» Encourage your children, with the support of their coach, to practice their sporting skills in an ecological
manner, for example, practice the full complement of skills within a context similar to that in competition.
» Encourage your children to embrace practicing under varying constraints (differing environmental
conditions, under time pressure etc). This enhances skill progression and robustness, adaptability and
coping skills and it can also be fun and challenging.
TIP 7: Don’t underestimate the power of observational learning
» Foster your child’s observational learning by allowing them to watch sport live or on television.
» Allow them to imitate the techniques, routines and mannerisms of their positive sporting idols or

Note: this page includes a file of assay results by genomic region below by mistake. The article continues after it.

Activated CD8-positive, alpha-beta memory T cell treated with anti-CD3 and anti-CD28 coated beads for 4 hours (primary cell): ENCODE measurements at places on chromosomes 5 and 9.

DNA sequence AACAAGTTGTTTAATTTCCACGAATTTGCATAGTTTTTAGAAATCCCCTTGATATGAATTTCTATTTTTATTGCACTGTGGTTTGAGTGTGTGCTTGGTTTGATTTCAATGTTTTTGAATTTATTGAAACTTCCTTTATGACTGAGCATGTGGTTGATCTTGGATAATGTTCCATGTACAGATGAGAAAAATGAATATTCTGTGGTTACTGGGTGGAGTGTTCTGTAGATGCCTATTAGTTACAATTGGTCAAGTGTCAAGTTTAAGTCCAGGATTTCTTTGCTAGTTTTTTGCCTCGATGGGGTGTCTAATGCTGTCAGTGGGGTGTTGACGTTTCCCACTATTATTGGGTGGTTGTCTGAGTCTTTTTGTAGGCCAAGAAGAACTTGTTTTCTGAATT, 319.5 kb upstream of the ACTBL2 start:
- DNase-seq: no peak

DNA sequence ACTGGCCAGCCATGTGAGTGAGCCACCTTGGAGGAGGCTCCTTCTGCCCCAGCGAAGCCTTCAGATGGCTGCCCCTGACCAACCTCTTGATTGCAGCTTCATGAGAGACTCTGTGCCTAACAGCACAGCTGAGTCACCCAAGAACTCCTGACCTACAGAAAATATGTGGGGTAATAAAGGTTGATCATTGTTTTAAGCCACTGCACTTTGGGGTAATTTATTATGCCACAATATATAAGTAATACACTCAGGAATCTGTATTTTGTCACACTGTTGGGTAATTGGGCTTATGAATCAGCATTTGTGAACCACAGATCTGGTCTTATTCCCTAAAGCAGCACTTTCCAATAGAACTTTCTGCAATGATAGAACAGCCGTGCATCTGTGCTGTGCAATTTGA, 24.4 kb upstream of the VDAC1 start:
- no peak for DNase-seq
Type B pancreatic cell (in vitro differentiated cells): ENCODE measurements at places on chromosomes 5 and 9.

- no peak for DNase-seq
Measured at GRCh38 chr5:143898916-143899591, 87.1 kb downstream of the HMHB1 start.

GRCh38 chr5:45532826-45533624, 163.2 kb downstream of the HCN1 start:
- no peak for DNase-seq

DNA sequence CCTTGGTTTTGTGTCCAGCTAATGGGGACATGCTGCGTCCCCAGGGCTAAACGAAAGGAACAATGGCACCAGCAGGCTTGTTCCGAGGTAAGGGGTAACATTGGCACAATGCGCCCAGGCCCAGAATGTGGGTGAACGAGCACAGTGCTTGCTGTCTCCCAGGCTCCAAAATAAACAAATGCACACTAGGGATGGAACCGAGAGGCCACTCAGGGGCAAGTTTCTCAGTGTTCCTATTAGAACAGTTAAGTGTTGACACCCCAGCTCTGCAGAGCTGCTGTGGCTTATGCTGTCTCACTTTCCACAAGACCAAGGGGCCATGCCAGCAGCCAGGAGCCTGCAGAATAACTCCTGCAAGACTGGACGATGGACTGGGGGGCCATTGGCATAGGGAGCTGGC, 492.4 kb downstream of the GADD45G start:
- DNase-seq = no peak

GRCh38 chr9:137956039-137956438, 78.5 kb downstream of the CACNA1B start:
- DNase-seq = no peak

» Support their scholarly interest and craving for information on a sport.
» Be a positive role model! Always endeavour to provide the appropriate behaviour modelling to your children
and young people. Consider the way you react to success and failure, show respect to coaches and officials,
demonstrate good sportsmanship, respect and integrity, exhibit good character and upholding personal
excellence and a strong work ethic. For excellent guidance on these aspects, see the ASC’s ‘Play by the
Rules’ resources.
Prepared by Dr Juanita Weissensteiner,
Athlete Pathways & Development, Australian Institute of Sport
TIP 8: Foster your child’s self-regulatory skills
Taking ownership of the consequences of our own actions, including performance on a sporting field, is a